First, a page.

Following the Fishball Riot, Hong Kong suffers a predictable deluge of righteous outrage in the pro-government media. Young radicals are obviously evil – end of story. The police are heroes. (However, some police are blaming their higher-ups for inadequate support and resolve. The force is certainly being abused, but these disgruntled cops should aim higher; they are being thrust into impossible situations to satisfy Beijing’s officials that the Hong Kong authorities are resolutely crushing CIA-backed pro-independence splittists.) All this is tempered by columns of inconclusive hand-wringing stating the obvious about violence being bad and government policies having room for improvement.
We also have a high-profile, heavy-handed crackdown on alleged ringleaders and fiends. As with the exploitation of the once-impartial and respected police force as a political tool, this is to satisfy Beijing officials. It is Mainland-style ‘strike hard’, rule-by-fear stuff, with Hong Kong characteristics – thanks to which it looks contrived and clunky. The authorities may well nab some actual rock-throwers, but only after much embarrassing overkill, not to mention Orwell-does-Keystone Cops weirdness…
As with the Occupy/Umbrella movement, decisions over prosecution may take ages or be mishandled, and then the courts will throw many cases out. But by that time, the Communist Party’s enforcers in the Liaison Office will not be paying attention, so it won’t matter – unless you care about things like integrity of the law enforcement system, or Hong Kong’s broader reputation.
No doubt Beijing would like Chief Executive CY Leung to seize the Fishball Riot as an opportunity to clamp down on Hong Kong’s civil liberties and degrade rule of law. If we want to clutch at straws/find cause for optimism, we can expect the Leninist system to find pluralistic Hong Kong harder (or even harder) to subjugate than Tibet or Xinjiang.
Intimidating or otherwise undermining the independent judiciary will have grave repercussions on the business and investment environment. Meaningful repression of communications and the media will have the same impact. Maybe Xi Jinping doesn’t care about all that, but there are a lot of people in the establishment and wider ‘moderate’ ‘silent majority’ with material wealth and personal ties at stake.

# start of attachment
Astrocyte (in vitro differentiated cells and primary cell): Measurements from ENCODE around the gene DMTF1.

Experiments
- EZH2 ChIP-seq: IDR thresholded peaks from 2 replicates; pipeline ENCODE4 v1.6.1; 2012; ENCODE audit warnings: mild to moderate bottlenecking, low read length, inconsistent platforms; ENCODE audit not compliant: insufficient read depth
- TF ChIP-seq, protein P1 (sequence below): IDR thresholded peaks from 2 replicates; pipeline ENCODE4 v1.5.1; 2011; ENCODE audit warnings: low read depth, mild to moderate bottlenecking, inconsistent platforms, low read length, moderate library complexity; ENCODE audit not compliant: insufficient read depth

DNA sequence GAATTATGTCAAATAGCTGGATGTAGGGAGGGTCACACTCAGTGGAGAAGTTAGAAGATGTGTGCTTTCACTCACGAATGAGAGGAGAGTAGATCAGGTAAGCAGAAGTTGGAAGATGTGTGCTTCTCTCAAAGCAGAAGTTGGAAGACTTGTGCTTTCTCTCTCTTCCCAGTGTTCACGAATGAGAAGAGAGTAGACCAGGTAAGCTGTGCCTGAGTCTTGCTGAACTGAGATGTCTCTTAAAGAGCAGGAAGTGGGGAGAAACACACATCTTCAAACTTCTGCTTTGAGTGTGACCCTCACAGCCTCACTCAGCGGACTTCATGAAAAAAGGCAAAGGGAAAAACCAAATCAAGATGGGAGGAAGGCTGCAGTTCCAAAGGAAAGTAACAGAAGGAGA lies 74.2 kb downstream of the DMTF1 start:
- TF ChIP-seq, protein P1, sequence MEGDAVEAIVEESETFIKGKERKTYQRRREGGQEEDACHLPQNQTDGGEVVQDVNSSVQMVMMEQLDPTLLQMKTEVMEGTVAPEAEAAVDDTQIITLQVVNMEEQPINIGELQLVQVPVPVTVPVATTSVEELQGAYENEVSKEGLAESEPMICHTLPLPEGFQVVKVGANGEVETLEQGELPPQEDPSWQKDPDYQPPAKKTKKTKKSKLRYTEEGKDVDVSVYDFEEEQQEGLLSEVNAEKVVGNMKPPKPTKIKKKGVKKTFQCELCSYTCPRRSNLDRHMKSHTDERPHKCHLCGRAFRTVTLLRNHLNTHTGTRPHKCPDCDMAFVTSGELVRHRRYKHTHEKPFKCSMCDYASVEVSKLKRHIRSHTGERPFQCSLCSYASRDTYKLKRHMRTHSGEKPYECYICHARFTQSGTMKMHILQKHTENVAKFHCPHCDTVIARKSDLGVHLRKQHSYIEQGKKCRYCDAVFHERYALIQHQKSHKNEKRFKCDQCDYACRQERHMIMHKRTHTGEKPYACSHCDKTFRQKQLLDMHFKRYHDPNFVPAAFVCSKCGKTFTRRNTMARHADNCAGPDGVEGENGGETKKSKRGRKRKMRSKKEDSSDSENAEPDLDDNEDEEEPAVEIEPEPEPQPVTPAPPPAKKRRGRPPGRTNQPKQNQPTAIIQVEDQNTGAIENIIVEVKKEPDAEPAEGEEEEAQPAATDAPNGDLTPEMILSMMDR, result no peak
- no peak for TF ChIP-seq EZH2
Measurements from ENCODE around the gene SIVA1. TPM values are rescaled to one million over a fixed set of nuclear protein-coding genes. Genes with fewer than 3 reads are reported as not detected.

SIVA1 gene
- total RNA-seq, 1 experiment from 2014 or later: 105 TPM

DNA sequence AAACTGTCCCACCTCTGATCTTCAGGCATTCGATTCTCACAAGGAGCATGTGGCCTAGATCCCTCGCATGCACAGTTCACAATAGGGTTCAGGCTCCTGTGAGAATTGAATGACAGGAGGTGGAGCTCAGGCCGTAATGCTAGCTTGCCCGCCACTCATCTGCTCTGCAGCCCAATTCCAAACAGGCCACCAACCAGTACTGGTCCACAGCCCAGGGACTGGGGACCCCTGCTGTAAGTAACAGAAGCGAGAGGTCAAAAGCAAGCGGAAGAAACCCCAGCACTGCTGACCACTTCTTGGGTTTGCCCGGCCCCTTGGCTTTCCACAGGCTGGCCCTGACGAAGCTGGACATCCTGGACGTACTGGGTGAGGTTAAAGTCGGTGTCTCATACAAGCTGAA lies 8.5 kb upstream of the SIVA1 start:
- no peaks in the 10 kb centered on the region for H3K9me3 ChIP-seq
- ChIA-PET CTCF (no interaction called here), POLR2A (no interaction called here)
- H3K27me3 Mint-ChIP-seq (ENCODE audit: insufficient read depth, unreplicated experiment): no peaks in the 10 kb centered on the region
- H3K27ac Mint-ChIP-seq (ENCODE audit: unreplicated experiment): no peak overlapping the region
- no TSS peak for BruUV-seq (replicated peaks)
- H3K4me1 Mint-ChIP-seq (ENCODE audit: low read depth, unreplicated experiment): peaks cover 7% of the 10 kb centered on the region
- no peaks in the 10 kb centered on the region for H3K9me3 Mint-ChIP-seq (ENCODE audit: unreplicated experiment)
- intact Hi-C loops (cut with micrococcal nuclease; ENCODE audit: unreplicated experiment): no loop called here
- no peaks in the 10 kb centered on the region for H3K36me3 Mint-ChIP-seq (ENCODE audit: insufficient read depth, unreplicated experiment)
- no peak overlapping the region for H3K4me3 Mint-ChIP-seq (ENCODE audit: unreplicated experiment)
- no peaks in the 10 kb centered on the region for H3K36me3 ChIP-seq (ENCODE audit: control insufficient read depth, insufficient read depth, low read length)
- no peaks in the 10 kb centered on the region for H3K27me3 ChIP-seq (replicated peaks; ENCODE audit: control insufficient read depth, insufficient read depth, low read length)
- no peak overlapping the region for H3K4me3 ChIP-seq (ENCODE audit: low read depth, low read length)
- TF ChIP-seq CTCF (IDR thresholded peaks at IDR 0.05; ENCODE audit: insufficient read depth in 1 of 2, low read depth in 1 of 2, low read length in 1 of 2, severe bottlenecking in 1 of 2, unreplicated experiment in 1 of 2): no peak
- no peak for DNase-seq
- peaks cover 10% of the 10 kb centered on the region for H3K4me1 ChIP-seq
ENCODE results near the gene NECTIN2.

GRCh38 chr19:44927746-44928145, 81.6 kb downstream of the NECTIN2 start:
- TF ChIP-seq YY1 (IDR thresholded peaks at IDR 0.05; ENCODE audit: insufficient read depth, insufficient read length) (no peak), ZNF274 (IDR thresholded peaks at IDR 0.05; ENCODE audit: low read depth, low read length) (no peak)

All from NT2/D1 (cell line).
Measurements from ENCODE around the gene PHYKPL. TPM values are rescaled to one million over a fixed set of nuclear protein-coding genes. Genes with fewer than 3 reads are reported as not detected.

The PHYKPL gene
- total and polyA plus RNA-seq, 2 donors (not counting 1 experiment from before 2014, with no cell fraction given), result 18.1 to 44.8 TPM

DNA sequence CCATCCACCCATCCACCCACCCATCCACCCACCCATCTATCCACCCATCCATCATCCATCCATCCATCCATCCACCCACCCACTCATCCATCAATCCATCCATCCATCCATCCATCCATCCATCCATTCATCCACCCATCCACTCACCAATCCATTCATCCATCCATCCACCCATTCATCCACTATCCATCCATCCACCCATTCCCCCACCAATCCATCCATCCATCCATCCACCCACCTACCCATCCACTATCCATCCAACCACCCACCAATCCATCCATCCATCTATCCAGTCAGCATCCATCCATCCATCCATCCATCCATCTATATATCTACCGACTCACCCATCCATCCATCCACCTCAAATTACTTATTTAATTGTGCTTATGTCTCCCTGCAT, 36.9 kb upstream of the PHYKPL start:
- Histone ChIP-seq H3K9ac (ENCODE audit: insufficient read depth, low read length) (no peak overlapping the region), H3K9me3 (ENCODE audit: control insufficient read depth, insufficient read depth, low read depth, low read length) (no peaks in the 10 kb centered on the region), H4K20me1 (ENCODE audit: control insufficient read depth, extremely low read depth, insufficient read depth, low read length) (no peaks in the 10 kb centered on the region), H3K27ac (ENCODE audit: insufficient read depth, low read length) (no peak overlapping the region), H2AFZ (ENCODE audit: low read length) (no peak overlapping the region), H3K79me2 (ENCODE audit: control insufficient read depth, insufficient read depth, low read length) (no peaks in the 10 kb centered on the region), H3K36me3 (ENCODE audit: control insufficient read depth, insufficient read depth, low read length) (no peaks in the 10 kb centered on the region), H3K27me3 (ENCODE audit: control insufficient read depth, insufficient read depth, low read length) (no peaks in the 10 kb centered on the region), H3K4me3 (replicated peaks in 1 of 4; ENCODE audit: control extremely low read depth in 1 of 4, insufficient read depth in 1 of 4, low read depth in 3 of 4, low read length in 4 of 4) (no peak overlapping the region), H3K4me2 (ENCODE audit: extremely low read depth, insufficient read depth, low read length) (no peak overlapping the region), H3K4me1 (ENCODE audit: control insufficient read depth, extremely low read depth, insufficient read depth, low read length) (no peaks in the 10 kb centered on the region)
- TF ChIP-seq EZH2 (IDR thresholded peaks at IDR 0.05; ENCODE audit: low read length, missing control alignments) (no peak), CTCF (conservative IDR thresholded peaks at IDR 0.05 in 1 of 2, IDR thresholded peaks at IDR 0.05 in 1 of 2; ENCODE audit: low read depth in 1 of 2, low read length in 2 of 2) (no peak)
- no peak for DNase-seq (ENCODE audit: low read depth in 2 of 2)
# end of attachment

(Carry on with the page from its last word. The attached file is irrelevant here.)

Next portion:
While it seems that Hong Kong is split along one-dimensional pro-Beijing/pro-democracy lines, the reality is more of a three-way struggle. There’s a big population among the business community, the bureaucracy, the middle class and others who benefit from Mainland-related economic opportunities and who are insulated from the harm resulting from local political inertia. But they are uneasy about all these ‘lines being crossed’ – whether it’s a panicky cop firing into the air in Mongkok or Chinese agents abducting people even on Hong Kong soil.
People talk about CY and Beijing dividing the community, but the Communist clampdown in Hong Kong creates conflict within individuals. You can be a respectable, upstanding establishment member who frets about young radical hotheads resisting Communist Party encroachment of local freedom – and at the same fret about Communist Party encroachment of local freedom. The young localists are not some last line of defence.
I declare the weekend open with another cheering thought for those who can see silver linings: have you noticed how many Hong Kong stocks are trading at well below their NAVs?